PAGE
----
Vs 34 Finally Jesus instructs us that it is not only people or ideas, but also possessions that can hinder us from true discipleship. Things can lay claim to our heart, our allegiance, our time and resources, such that we only half-heartedly follow Him. All or nothing–He wants your whole heart. But choosing to be naked, homeless and starving to death would not actually be obeying Him. Giving up our possessions means once again to give Him first place in your ordering of life, rather than letting your things, or your means of earning things, order your service and honor toward God.
Paul’s list in Philippians 3:7-11 demonstrates this. He was from a fine family, the best tribe, he kept the law perfectly, was the very best pharisee…yet all that was nothing in light of knowing Christ. Knowing Christ was better, sweeter, more desirable than all he had worked towards in life. He echoes this in his teachings to the Corinthians, when he tells them to use things as though they didn’t have them.
In other words–consider eternal things eternal, consider earthly things as non-eternal. This world is passing away, do not act as though it isn’t. We need a new heaven and earth–so set your heart and mind on Christ, while using or enjoying earthly positions or possessions. Do not idolize the earthly believing any of it could bring eternal satisfaction. (see 1 Corinthians 7:29-31)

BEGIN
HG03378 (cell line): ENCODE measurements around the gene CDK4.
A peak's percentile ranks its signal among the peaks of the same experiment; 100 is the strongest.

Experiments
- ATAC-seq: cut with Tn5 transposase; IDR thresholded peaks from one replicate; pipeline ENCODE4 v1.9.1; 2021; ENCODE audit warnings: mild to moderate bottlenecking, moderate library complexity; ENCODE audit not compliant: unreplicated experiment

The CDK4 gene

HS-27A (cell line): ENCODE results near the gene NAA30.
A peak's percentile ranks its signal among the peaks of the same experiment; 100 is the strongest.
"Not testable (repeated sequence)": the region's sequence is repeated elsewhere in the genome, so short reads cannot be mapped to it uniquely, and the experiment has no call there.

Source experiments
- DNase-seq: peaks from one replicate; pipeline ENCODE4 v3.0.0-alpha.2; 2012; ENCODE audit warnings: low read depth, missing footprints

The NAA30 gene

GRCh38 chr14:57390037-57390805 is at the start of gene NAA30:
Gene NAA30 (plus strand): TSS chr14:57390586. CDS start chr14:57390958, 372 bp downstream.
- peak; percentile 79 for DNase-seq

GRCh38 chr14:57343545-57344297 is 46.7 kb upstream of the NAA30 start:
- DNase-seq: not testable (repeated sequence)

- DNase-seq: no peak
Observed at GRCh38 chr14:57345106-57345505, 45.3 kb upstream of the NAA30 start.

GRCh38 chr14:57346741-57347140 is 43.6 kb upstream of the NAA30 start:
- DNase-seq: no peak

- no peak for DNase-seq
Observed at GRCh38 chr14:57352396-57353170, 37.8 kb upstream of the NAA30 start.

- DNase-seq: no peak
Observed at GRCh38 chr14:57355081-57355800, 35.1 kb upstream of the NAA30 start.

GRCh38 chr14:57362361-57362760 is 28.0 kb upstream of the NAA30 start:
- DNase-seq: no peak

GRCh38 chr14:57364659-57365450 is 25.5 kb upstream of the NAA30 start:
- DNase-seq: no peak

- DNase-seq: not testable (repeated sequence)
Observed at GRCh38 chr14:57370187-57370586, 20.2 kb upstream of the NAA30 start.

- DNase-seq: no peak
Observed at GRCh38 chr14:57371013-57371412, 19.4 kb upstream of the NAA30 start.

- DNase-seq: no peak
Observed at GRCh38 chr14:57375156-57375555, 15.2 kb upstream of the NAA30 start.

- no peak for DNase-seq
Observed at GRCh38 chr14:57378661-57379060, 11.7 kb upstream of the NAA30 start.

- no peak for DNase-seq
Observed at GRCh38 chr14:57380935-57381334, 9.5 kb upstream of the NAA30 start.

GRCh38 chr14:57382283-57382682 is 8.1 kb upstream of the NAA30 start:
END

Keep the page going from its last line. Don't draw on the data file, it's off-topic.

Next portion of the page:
This is our discipleship, until Christ returns or takes us home. Romans 8:22-25:
For we know that the whole creation groans and suffers the pains of childbirth together until now. And not only this, but also we ourselves, haing the first fruits of the Spirit, even we ourselves groan within ourselves, waiting eagerly for our adoption as sons, the redemption of our body. For in hope we have been saved, but hope that is seen is not hope; for who hopes for what he already sees? But if we hope for what we do not see, with perseverance we wait eagerly for it.
Persevere in this, brethren. Your hope is not in vain. We who wait upon the LORD will not be disappointed. Our hope is sure, as an anchor for our souls. What He has prepared for us is beyond our wildest imagination, no eye has seen what has been prepared for us. While we wait, we abide, we hope, we persevere. We follow Christ.